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The two naval officers acknowledged the introduction with characteristic brevity. Their eyes were fixed on the arena, and the scene was probably worth their attention, for there are parts of a bull fight which cannot be termed revolting, at least, by those who have actually witnessed them.
A lithe, well-favoured man, picturesquely attired, skipped into the ring, holding a crimson cape in one hand, and a couple of little decorated darts in the other. It was his business to strike them into the neck or shoulder of the bull, but nowhere else, while their points were calculated to do no more than exasperate it. The beast watched him savagely, pawing up the sand, and the chances appeared somewhat against the man, since to reach its neck he must approach his silk-covered breast within an inch or two of the gleaming horns, one of which was suspiciously reddened.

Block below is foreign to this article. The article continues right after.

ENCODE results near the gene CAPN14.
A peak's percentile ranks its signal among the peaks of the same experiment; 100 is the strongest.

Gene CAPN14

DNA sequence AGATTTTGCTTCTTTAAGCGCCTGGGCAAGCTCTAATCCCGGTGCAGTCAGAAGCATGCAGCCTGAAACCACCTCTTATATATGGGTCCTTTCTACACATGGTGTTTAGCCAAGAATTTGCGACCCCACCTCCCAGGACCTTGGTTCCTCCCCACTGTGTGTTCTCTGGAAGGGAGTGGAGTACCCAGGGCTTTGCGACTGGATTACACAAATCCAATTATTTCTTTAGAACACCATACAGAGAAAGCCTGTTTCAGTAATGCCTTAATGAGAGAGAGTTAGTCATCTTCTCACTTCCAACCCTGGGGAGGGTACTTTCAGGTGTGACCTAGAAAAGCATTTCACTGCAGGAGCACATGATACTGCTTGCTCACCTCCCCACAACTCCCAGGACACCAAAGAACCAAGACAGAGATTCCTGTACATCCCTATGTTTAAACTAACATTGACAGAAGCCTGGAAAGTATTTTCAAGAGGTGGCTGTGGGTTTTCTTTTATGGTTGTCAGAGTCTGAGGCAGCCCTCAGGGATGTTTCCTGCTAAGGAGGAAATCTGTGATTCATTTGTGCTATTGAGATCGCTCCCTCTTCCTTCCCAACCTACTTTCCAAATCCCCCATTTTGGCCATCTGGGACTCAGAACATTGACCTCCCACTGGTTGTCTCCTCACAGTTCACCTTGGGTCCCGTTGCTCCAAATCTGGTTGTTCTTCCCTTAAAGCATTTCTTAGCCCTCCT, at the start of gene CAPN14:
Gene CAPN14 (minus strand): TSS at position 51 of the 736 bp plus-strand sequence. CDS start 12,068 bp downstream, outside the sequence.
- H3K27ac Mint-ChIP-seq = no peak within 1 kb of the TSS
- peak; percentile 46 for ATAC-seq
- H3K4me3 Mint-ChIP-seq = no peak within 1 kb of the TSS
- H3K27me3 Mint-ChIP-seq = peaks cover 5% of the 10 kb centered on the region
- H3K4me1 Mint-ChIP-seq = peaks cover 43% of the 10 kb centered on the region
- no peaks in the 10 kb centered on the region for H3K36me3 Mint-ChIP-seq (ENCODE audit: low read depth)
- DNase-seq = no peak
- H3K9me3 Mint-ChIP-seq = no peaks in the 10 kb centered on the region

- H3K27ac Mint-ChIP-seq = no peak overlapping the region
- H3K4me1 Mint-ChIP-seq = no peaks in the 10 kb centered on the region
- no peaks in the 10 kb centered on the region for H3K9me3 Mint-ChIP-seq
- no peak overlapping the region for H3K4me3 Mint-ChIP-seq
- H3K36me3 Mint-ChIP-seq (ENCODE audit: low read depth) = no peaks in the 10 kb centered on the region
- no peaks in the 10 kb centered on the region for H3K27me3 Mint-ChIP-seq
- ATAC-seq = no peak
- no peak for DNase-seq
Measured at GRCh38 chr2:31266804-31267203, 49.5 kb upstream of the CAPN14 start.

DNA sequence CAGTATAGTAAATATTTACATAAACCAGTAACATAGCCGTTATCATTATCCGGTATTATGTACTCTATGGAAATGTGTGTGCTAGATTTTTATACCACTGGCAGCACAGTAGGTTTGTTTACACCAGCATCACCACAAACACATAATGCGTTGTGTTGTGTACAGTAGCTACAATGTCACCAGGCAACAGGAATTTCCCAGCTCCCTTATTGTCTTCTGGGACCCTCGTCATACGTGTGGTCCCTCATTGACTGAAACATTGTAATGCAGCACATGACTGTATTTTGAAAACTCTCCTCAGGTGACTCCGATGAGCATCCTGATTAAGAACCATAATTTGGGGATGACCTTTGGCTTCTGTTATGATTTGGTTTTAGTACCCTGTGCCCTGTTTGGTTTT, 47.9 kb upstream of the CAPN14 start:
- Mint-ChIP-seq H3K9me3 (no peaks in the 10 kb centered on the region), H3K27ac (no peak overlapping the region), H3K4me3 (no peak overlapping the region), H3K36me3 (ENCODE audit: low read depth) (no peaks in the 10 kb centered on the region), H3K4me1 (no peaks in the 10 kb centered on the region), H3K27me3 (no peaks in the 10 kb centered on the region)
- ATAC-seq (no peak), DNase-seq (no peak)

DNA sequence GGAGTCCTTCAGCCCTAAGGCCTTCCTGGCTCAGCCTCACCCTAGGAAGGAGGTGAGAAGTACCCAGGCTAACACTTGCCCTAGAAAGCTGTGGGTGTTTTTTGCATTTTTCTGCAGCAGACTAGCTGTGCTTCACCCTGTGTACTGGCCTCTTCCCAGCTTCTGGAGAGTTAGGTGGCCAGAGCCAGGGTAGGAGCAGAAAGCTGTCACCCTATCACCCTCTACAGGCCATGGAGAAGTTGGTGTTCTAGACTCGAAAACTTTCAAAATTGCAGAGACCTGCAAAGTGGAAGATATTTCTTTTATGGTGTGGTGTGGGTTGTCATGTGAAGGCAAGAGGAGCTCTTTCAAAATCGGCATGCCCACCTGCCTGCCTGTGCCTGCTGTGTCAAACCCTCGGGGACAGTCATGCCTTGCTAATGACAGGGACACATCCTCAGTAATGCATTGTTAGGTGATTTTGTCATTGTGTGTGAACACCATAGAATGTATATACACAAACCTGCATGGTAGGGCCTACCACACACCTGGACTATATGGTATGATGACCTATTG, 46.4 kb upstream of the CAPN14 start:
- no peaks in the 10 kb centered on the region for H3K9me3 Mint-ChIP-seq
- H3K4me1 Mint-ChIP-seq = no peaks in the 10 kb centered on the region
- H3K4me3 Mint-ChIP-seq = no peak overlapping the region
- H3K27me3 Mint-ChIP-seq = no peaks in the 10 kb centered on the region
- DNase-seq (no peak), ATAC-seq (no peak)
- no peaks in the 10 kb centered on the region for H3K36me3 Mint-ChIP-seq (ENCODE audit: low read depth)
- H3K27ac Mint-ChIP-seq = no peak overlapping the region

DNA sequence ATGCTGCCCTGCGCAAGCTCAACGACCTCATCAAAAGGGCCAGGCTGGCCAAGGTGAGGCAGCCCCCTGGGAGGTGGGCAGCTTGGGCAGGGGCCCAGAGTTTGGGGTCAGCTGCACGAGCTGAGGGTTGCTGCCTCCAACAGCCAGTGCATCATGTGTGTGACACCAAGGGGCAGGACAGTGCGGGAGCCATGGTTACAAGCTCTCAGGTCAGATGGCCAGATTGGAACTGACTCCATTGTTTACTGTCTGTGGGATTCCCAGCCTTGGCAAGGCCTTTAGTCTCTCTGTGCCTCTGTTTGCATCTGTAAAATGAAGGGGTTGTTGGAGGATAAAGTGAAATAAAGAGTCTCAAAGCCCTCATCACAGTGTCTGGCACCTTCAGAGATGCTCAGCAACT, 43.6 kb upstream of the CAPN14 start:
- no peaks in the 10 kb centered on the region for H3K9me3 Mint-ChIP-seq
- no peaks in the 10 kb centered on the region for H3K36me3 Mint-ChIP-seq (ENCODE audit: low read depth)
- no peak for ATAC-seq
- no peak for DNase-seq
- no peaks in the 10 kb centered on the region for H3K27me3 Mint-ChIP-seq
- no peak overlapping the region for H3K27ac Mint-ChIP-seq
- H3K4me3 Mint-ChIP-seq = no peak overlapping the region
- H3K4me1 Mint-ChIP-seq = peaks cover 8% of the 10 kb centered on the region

Austin could not quite see how he did it, for his motions were bewilderingly rapid, but he saw the wave of the gaudy cloak and heard its crisp rustle that was lost in the roar. Then the man was running round the ring for his life, and the bull thundering along with lowered head and a dart bristling in its neck, a yard or two behind him. He had no time to swing himself over the barricade, as hard pressed banderilleros now and then did, for the deadly horns were almost in the small of his back. It was a frantic test of speed, highly trained human agility and endurance against the strength of the beast, and there was dead silence while they went round the arena once, the man running desperately, with tense, set face, while Austin fancied he could hear his gasping breath through the roar of the hoofs. Then, with a splendid bound, he drew a yard ahead, and another man with a green cape hurled himself through the opening. Somehow he escaped destruction, and the bull slid onward with hoofs ploughing up the sand, and the gaudy silk fluttering about its head. There was a roar of plaudits that could have been heard miles away at sea, and while from tiers of benches the hats came sailing down, the bull, which shook the cape off, tore the coloured rags to fragments.